Back in 2000, the Appellate Body said this in Korea - Beef about the "necessary" standard in GATT Article XX(d):
164. In sum, determination of whether a measure, which is not "indispensable", may nevertheless be "necessary" within the contemplation of Article XX(d), involves in every case a process of weighing and balancing a series of factors which prominently include the contribution made by the compliance measure to the enforcement of the law or regulation at issue, the importance of the common interests or values protected by that law or regulation, and the accompanying impact of the law or regulation on imports or exports.
165. The panel in United States – Section 337 described the applicable standard for evaluating whether a measure is "necessary" under Article XX(d) in the following terms:
It was clear to the Panel that a contracting party cannot justify a measure inconsistent with another GATT provision as "necessary" in terms of Article XX(d) if an alternative measure which it could reasonably be expected to employ and which is not inconsistent with other GATT provisions is available to it. By the same token, in cases where a measure consistent with other GATT provisions is not reasonably available, a contracting party is bound to use, among the measures reasonably available to it, that which entails the least degree of inconsistency with other GATT provisions.
166. The standard described by the panel in United States – Section 337 encapsulates the general considerations we have adverted to above. In our view, the weighing and balancing process we have outlined is comprehended in the determination of whether a WTO-consistent alternative measure which the Member concerned could "reasonably be expected to employ" is available, or whether a less WTO-inconsistent measure is "reasonably available".
This kind of analysis has been brought over to Article 2.2 of the TBT Agreement. In Tuna II, the Appellate Body said:
322. In sum, we consider that an assessment of whether a technical regulation is "more trade-restrictive than necessary" within the meaning of Article 2.2 of the TBT Agreement involves an evaluation of a number of factors. A panel should begin by considering factors that include: (i) the degree of contribution made by the measure to the legitimate objective at issue; (ii) the trade-restrictiveness of the measure; and (iii) the nature of the risks at issue and the gravity of consequences that would arise from non-fulfilment of the objective(s) pursued by the Member through the measure. In most cases, a comparison of the challenged measure and possible alternative measures should be undertaken. In particular, it may be relevant for the purpose of this comparison to consider whether the proposed alternative is less trade restrictive, whether it would make an equivalent contribution to the relevant legitimate objective, taking account of the risks non-fulfilment would create, and whether it is reasonably available.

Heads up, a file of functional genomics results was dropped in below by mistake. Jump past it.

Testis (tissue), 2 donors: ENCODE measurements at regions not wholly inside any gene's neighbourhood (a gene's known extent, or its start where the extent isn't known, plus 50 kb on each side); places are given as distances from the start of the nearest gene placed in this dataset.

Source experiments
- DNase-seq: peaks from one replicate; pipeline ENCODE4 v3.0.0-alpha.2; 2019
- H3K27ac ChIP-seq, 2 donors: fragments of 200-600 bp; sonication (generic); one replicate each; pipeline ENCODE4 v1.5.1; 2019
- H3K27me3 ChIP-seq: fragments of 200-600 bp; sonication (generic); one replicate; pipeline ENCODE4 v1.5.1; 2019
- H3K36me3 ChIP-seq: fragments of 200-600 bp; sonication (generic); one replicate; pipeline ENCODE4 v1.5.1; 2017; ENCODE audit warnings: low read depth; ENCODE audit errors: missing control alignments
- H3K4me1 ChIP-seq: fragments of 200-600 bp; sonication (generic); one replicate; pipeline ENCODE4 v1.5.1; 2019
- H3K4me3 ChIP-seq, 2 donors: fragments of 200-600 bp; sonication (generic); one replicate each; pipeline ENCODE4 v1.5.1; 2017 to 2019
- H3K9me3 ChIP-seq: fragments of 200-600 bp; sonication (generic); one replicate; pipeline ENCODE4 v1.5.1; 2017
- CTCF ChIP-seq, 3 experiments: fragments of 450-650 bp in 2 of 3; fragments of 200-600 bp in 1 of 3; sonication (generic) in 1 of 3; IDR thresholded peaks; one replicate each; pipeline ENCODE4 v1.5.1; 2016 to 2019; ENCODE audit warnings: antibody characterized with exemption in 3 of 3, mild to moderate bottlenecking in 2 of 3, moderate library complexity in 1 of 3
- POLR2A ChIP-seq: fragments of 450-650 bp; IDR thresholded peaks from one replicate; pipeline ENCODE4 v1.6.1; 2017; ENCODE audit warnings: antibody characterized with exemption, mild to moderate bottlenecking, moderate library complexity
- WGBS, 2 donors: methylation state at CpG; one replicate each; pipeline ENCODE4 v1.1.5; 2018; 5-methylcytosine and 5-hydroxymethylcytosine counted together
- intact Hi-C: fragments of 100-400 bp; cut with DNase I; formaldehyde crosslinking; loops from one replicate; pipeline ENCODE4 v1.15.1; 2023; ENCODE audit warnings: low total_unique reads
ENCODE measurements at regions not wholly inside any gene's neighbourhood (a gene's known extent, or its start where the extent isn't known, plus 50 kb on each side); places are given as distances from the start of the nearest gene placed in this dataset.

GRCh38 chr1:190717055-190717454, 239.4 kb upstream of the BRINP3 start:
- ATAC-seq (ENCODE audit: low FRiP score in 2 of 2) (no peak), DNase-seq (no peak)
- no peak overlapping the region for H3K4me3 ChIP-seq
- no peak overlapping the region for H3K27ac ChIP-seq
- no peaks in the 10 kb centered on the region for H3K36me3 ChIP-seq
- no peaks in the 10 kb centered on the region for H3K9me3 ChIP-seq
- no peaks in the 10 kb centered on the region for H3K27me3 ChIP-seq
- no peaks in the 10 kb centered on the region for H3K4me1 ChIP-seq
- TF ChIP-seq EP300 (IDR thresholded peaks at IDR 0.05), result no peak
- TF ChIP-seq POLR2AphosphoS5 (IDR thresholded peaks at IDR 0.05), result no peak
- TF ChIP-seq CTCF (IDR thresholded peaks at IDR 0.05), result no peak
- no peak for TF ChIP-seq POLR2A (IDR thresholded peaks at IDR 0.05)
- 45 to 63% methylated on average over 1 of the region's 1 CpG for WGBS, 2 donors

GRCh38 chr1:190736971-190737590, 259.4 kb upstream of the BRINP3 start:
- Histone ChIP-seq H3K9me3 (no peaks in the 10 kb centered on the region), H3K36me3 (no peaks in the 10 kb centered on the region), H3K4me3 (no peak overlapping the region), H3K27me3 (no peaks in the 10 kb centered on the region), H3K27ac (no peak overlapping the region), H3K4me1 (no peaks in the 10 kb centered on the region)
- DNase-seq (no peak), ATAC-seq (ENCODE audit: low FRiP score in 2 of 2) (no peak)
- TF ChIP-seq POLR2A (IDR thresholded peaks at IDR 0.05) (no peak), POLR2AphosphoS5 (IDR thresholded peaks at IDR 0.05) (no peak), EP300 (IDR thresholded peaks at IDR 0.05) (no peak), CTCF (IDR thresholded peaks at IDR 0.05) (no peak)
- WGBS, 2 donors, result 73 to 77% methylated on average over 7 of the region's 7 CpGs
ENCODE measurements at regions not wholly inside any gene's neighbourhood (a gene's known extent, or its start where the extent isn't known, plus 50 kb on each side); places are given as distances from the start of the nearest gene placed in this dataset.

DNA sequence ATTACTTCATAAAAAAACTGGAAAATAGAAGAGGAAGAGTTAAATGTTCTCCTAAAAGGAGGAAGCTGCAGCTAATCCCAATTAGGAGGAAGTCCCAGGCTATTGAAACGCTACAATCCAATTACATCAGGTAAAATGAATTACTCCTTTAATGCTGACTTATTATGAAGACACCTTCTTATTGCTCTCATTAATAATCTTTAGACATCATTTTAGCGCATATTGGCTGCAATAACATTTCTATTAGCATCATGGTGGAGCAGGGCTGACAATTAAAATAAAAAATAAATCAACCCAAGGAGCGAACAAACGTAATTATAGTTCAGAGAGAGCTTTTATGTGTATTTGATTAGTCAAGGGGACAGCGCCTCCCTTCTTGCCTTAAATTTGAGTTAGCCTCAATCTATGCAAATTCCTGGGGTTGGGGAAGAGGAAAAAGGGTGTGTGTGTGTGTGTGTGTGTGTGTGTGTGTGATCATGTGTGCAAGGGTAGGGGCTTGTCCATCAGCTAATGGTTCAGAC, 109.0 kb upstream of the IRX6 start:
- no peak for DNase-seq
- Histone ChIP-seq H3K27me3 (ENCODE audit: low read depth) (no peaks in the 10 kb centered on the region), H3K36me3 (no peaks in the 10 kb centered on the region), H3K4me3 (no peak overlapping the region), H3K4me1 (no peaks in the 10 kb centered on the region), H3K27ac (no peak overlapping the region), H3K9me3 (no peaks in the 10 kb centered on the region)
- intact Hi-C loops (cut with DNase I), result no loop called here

The Australia - Plain Packaging panel applied this same approach (see paras. 7.31-32). In doing so, it explained the meaning of the "trade-restrictiveness" element as follows:
7.1072. The Appellate Body has understood the word "restriction" as referring to "something that restricts someone or something, a limitation on action, a limiting condition or regulation". Accordingly, it found, in the context of Article XI:2(a) of the GATT 1994, that the word "restriction" refers generally to something that has a limiting effect. It further determined that as used in Article 2.2 in conjunction with the word "trade", the term means "something having a limiting effect on trade". Specifically, what is at stake in this context is the limiting effect of the measure on international trade, as is made clear by the reference to "international trade" in the first sentence of Article 2.2. We therefore understand that a technical regulation is "trade-restrictive" within the meaning of Article 2.2 when it has a limiting effect on international trade.
With all this in mind, it seems to me that if you want to weigh and balance factors such as the degree of contribution a measure makes to its objective, on the one hand, with the measure's trade-restrictiveness (limiting effect on international trade), on the other hand, you need to have some sense of how trade-restrictive the measure is.
But when I read pp. 419-473 of the Plain Packaging panel report, I'm not sure exactly what the limiting effect was in this case. Just how trade-restrictive is it? The Plain Packaging panel concludes with this:
7.1255. On the basis of the foregoing, we conclude that the TPP measures are trade-restrictive, insofar as, by reducing the use of tobacco products, they reduce the volume of imported tobacco products on the Australian market, and thereby have a 'limiting effect' on trade.
There are a lot of pages in this report, and I don't claim to have read every one of them at this point, but I didn't get a good sense of the degree of limiting effect on trade in this case. I can see how there would be some limiting effect, but precisely how much of an effect is there?
I don't mean to blame the panel here. I'm really not sure what panels are supposed to do with this legal standard. I have a sense of how you would characterize trade-restrictiveness in the more obvious cases. A total import ban would be extremely trade-restrictive; an internal measure that discriminates on the basis of nationality would be significantly trade-restrictive. But if the measure does not do either of these things, on what basis do we determine the level of trade-restrictiveness? Is it about (potential) volume of trade affected, which is what the panel's statement in para. 7.1255 seems to imply? Is it more of a design, structure, architecture analysis? I think we need something more concrete to go on here, or else I'm not sure how the weighing and balancing, and comparing to alternatives, is supposed to work.